Duke Energy Corp. has announced its plans to construct and operate a groundbreaking green hydrogen system at its DeBary Solar Power Plant in Florida. This system will be the first of its kind in the nation and will have the capability to produce, store, and combust 100% green hydrogen in a combustion turbine. Construction is set to begin later this year, with the system expected to be fully operational by 2024. The project will integrate solar energy to power two 1-MW electrolyzer units, producing oxygen and green hydrogen for safe storage and subsequent use in a combustion turbine. Duke Energy’s initiative reflects their anticipation of hydrogen’s potential in achieving decarbonization across various sectors of the US economy. This collaboration between Duke, GE Vernova, and Sargent & Lundy LLC is part of Duke’s comprehensive “Vision Florida” program, which includes several cutting-edge projects with a budget of $100 million.
The International Energy Agency has emphasized the need for robust policy support and investment efforts to accelerate the adoption of low-carbon hydrogen production worldwide. The agency estimates that low-carbon hydrogen production could reach 38 million metric tons per year by 2030, with the global hydrogen generation market size potentially exceeding $230 billion. First Hydrogen Corp. is one company taking advantage of this immense growth. They sell and lease next-generation hydrogen fuel cell powered commercial vehicles, which have been praised for their range and performance. First Hydrogen is also planning to build its own hydrogen production facilities. The company believes that hydrogen is becoming a star player in the transition to cleaner energy.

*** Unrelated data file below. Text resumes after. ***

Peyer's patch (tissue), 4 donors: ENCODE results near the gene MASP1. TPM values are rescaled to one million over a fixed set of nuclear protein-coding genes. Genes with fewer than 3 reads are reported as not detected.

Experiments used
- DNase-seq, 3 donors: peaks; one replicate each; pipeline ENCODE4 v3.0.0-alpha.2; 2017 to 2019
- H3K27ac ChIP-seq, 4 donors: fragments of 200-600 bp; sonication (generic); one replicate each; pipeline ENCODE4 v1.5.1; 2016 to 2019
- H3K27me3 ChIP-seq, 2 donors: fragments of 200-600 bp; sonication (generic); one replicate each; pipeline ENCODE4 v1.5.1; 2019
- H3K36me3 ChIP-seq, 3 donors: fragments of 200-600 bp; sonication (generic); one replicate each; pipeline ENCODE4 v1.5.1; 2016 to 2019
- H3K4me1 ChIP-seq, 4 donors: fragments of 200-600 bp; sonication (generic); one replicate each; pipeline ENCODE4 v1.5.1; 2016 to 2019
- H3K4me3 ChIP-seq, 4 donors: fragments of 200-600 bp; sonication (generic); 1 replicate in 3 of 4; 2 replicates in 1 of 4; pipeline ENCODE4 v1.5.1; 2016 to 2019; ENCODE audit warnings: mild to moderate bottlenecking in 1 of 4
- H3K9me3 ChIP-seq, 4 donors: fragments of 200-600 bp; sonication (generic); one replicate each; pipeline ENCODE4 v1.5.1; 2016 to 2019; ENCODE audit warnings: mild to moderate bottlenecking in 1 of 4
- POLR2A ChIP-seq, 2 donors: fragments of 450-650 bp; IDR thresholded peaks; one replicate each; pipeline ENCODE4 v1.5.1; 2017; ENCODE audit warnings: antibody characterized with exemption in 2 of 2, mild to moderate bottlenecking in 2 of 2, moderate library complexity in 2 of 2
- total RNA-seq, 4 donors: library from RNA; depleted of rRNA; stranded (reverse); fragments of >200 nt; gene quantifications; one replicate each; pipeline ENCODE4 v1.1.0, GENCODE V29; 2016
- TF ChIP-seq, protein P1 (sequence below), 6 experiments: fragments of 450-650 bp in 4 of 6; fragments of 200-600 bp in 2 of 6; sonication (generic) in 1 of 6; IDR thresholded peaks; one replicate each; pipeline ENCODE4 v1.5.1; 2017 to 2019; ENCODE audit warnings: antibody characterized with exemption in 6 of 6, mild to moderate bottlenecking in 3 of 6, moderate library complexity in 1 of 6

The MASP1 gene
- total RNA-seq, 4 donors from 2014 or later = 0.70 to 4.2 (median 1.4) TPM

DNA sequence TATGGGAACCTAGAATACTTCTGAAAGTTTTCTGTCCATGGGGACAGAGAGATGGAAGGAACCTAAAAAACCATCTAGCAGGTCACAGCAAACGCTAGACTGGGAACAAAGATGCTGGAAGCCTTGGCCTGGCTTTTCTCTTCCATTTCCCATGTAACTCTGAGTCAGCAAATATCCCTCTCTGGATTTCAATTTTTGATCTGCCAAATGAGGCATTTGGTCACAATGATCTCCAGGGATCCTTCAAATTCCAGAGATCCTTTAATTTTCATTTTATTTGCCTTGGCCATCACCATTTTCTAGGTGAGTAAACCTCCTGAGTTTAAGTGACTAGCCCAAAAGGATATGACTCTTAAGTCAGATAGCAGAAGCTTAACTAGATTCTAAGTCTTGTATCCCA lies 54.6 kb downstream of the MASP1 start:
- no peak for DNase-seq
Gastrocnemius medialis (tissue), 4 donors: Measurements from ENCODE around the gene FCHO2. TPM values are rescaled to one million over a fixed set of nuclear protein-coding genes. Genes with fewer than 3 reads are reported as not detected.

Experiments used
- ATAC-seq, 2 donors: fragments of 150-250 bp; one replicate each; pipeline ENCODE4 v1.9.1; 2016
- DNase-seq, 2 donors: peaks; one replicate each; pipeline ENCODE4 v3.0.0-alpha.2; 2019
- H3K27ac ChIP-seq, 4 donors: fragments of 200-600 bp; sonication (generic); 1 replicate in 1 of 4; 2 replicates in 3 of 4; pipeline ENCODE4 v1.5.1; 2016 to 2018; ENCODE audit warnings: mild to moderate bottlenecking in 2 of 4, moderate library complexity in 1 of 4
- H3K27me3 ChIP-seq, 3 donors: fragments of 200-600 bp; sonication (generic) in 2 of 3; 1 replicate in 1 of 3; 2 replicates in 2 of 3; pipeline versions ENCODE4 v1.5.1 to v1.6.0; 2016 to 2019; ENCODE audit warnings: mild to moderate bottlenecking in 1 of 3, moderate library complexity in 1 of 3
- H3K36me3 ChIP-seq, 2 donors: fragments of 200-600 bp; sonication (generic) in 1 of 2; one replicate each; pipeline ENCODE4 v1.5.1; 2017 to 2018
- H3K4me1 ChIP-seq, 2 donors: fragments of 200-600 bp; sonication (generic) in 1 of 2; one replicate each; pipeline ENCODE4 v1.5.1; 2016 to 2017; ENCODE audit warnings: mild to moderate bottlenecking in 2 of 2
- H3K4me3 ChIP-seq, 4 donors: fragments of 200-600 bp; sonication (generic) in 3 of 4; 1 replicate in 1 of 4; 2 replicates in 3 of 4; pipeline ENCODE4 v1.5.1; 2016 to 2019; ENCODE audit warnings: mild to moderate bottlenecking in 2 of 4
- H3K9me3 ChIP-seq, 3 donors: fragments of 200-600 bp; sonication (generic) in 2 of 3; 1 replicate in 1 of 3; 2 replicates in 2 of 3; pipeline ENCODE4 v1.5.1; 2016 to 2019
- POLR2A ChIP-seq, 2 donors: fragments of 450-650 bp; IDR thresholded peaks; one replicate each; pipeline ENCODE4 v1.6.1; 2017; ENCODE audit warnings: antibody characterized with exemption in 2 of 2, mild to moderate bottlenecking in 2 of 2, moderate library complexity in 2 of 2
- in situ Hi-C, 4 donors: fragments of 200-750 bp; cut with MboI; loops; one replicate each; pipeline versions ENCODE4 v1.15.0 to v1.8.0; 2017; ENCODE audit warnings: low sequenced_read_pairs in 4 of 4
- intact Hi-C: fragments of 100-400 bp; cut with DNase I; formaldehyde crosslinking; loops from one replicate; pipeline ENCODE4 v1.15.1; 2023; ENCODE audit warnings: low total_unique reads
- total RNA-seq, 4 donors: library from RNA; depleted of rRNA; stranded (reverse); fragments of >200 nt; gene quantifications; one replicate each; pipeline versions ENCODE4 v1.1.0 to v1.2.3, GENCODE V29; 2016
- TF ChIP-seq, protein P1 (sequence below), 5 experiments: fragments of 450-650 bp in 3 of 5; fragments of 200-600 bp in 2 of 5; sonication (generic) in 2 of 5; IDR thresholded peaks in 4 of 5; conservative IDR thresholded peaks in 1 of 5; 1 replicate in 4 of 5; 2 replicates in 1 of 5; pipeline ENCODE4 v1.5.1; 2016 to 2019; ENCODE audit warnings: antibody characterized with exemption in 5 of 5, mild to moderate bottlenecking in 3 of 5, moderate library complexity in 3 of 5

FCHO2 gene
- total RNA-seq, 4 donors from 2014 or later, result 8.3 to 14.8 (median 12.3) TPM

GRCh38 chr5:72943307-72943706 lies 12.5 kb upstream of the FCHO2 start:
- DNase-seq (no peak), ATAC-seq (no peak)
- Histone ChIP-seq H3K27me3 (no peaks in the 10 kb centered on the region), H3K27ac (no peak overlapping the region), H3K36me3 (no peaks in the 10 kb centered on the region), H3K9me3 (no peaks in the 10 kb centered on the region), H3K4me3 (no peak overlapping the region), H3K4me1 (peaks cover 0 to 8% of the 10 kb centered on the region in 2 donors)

However, a study by the Argonne National Laboratory has highlighted a key limitation of hydrogen blending in natural gas pipelines. While introducing a 30% hydrogen blend can reduce lifecycle greenhouse gas emissions, it can also increase pipeline leakage due to the differences in energy density between methane and hydrogen. Increased flow rates and pressure required to carry hydrogen in pipes can lead to higher methane leak rates. The National Renewable Energy Laboratory has proposed solutions to address this issue, including replacing pipeline segments, pipeline looping, and adding compressor stations. These solutions can help pipeline operators identify suitable assets for blending and estimate associated costs.
Overall, Duke Energy’s green hydrogen system and First Hydrogen’s hydrogen fuel cell vehicles are significant developments in the journey towards sustainability. However, it is crucial to address the limitations and challenges posed by hydrogen blending in existing natural gas infrastructure. The Department of Energy’s analysis provides valuable insights and proposed solutions to effectively integrate hydrogen into the existing pipeline system.